WHISPER IT NOT
In the eighteen months since Ming Campbell was elected leader of
the Liberal Democrats, his performance has not been everything one might have
Some of the wounds have been self-inflicted, notably the dithering over Gordon
Brown’s poisoned chalice of government posts for certain Lib Dem peers.
Other issues regarding the leadership are the consequence of deep-seated
problems in the party, which predate Campbell’s term of office and will take
time to turn round.
And there has been the sheer bad luck of there being no major political event or
issue that might have enabled Campbell to play to his strengths.
But however disappointed one might feel, there is nothing in Campbell’s conduct
that would remotely justify a second leadership election in as many years, with
all the attendant traumas of an ill-tempered coup followed by another
uninspiring leadership contest. It would make the party a laughing stock, and
Does anyone seriously believe that such an episode would lift the party out of
the doldrums? Apparently some members do.
Anonymous ‘parliamentarians’ have been briefing the press with talk of a “pearl
handled revolver”. This whispering campaign may be a misguided attempt to
benefit one of Campbell’s possible successors, or it may simply be loose talk.
Whatever the motives, it is doing no one in the party any favours.
Liberator is no stranger to criticism of the party leader. We’ve been doing it
since Jeremy Thorpe’s time. It has never been our business to issue bromides
but, in our defence, Liberator’s overriding goal has always been the successful
promotion of Liberalism and our criticisms have at least been above-board and
But there is no point criticising the leader when you have no constructive
alternatives and your proposed course of action would plunge the party into
And it is ironic that, yet again, the damaging publicity is emanating from
senior members of the party rather than the ‘grassroots activists’, ‘radical
factions’ and ‘loony elements’ that such leading figures habitually prefer to
Perhaps the most ludicrous aspect of the current whispering campaign is that the
criticism focuses on the leader’s staid personality. What do people expect?
Campbell is who he is, and the party knew that when it voted for him. Indeed,
the avuncular ‘steady pair of hands’ was precisely what the party wanted after
the downfall of Kennedy. There is no use complaining about that now.
Barring accidents, there will be no change of leadership this side of the next
general election. It is an open secret that Campbell will stand down shortly
after that election. In the meantime, there is nothing to gain by stoking
rumours of a leadership coup.
By all means, make constructive criticisms – Liberator will certainly continue
to do so. But anonymous ‘parliamentarians’ ought to know better than to indulge
in futile gestures that merely play into the hands of the opposition.
One thing that has not helped Ming Campbell’s leadership is the
persistent rumour of a ‘comeback’ by his predecessor Charles Kennedy. It is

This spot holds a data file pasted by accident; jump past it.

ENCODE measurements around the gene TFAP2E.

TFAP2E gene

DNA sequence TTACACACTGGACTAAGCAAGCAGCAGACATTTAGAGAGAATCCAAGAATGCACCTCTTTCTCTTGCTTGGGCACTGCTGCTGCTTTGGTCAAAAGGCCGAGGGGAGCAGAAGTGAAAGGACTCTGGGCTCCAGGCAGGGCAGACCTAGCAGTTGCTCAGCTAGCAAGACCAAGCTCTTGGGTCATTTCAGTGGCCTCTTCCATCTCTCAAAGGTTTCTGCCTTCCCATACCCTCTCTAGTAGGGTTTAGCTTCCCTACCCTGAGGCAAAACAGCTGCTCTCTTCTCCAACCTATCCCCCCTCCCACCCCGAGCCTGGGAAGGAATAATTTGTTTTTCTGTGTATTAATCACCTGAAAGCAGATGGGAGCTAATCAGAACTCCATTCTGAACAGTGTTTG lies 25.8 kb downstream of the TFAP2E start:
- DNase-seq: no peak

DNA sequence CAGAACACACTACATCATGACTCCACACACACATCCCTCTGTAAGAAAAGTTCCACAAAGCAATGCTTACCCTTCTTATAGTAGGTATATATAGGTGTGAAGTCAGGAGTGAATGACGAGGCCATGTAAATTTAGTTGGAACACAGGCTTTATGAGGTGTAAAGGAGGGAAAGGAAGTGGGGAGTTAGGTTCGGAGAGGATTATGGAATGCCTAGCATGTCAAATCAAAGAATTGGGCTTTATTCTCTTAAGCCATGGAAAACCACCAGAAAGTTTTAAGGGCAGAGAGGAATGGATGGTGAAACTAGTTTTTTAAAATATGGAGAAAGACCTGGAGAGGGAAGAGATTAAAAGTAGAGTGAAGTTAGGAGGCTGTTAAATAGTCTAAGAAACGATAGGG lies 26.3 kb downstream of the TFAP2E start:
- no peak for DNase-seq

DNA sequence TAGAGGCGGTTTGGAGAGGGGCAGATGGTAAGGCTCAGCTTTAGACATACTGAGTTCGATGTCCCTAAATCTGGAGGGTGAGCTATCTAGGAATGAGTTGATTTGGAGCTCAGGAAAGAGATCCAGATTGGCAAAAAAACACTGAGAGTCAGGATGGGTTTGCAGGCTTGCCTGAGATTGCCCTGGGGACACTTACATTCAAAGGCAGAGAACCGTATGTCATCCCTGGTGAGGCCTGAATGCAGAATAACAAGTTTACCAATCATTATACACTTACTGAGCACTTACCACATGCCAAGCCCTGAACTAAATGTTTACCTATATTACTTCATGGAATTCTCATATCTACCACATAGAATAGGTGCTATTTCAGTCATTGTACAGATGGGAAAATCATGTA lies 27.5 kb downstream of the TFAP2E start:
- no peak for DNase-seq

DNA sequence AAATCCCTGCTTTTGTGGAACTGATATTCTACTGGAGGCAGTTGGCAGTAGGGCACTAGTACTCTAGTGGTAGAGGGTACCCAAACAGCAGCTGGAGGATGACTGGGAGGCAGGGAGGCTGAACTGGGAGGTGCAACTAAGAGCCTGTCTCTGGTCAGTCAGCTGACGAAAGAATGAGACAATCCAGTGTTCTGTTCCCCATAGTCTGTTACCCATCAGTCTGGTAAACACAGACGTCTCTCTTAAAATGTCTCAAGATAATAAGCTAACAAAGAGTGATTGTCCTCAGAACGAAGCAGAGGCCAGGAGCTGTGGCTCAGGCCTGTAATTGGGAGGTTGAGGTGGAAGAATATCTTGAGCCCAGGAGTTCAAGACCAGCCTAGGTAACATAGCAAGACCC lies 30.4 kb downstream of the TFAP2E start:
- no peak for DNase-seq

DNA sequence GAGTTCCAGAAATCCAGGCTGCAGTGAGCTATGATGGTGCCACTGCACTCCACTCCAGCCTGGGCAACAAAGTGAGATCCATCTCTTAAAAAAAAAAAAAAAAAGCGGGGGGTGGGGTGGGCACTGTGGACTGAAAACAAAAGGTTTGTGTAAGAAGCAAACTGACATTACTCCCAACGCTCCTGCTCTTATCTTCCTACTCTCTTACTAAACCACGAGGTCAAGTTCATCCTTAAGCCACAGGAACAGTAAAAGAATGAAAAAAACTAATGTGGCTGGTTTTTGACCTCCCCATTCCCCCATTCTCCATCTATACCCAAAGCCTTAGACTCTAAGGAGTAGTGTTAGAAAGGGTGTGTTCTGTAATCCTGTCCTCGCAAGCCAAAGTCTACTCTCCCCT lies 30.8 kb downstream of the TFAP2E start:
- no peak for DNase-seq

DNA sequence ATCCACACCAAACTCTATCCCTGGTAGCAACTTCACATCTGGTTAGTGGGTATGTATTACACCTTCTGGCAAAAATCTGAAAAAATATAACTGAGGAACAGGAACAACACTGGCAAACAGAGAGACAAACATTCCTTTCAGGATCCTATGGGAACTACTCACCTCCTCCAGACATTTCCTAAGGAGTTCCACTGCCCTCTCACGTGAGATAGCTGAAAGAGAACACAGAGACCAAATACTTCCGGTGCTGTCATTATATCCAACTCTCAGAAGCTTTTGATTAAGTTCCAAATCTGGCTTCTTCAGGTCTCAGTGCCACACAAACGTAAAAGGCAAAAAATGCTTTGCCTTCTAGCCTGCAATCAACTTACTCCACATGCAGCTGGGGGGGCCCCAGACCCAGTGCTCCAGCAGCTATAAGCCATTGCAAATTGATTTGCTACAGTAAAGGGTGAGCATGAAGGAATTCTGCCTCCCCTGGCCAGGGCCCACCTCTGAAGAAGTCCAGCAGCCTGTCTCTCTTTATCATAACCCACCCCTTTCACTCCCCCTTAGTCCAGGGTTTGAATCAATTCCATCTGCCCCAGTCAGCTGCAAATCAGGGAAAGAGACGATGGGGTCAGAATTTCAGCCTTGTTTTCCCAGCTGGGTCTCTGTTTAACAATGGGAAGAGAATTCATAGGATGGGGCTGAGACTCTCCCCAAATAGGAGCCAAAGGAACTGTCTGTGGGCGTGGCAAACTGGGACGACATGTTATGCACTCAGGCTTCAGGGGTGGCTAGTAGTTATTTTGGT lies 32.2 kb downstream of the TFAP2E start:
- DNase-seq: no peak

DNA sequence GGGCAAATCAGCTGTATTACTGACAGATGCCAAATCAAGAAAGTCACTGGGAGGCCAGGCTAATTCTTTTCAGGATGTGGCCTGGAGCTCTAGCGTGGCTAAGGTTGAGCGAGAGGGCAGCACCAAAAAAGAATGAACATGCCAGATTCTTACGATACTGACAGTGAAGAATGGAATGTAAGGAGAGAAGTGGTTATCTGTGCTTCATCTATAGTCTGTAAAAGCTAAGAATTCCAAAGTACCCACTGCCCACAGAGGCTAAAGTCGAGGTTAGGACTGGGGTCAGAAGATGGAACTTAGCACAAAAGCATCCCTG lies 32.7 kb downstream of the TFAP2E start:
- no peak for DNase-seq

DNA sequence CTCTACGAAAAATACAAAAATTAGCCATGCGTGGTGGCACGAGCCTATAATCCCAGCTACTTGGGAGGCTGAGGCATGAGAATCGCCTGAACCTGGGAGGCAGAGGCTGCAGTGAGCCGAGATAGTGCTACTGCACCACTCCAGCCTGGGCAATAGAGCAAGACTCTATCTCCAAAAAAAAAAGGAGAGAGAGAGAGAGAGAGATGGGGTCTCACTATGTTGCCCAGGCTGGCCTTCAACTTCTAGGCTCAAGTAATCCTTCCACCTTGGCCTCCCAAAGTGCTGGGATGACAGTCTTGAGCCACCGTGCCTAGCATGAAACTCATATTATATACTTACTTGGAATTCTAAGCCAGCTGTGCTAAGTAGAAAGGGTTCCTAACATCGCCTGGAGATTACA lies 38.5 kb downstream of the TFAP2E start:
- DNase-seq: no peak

never precisely clear what such a ‘comeback’ might entail, other than gratuitous
publicity at conference that detracts from the party’s goals.
Some media commentators still entertain the fantasy that Kennedy might one day
resume the leadership. But Kennedy has shown himself incapable of leadership
even when stone cold sober, and the idea that the party might invite him back is
Still, journalists at conference seeking some bogus controversy are bound to
report whatever Kennedy says in terms of a “challenge” to the leadership. This
wouldn’t matter if Kennedy remained silent but unfortunately he has chosen to
Speaking at the ‘Festival of Politics’ in Edinburgh (23 August), he refused to
rule out a future challenge for the leadership. Then BBC2’s Newsnight (31
August) reported that the Liberal Democrats were divided over whether to back a
referendum on the EU treaty. Kennedy was said to be supporting the
The only Lib Dem MP interviewed in the programme was Mike Hancock, who stated
not only that he supported a referendum but also that, if there were one, he
would vote no.
Why? It is clear that a referendum on the treaty would be a proxy for the more
basic issue of Britain’s EU membership but without the force to settle that
One can only assume that Hancock either (a) wants to remain a member of the EU
but only if it is run inefficiently under the old rules, or (b) would rather
withdraw from the EU altogether. Either way, it would seem that Hancock is out
of tune with his party’s internationalist spirit.
Kennedy and Hancock’s behaviour suggests that Lib Dem MPs are all over the shop.
The party would not be in this mess if it had the courage to be open and
unequivocal in its pro-Europeanism. There is no mileage in competing for the
UKIP vote and the party should stop trying.
If Campbell wants to demonstrate his leadership and silence Kennedy, he should
make an unashamed bid for the votes of the one-third of the electorate that has
remained solidly pro-European and which has no other party to which it can turn.
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